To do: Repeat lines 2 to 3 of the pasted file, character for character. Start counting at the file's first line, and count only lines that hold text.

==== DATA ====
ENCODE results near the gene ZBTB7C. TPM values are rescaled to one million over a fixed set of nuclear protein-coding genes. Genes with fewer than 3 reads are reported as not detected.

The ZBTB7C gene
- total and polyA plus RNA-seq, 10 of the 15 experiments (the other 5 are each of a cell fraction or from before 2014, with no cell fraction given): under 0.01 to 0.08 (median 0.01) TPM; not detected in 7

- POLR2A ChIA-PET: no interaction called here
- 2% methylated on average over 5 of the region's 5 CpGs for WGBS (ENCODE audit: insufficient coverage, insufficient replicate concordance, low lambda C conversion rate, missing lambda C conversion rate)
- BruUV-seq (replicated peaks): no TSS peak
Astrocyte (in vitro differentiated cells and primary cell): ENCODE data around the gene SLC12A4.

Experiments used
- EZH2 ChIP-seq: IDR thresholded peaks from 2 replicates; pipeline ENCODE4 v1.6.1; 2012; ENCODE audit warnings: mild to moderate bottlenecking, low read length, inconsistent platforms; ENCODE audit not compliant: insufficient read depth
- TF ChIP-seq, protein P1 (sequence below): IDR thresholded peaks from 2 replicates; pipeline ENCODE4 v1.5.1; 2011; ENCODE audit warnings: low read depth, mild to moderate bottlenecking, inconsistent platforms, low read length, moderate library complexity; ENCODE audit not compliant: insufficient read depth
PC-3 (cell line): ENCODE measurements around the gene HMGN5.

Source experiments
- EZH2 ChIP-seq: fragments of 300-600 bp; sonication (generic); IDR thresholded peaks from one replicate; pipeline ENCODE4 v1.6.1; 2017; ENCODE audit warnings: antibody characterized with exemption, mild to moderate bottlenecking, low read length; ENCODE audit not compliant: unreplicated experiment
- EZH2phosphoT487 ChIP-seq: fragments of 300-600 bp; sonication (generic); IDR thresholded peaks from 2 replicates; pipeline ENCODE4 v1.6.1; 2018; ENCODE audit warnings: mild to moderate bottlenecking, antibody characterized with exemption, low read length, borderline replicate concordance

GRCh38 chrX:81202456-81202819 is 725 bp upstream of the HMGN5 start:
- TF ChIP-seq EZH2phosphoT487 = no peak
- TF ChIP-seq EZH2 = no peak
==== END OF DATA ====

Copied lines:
The ZBTB7C gene
- total and polyA plus RNA-seq, 10 of the 15 experiments (the other 5 are each of a cell fraction or from before 2014, with no cell fraction given): under 0.01 to 0.08 (median 0.01) TPM; not detected in 7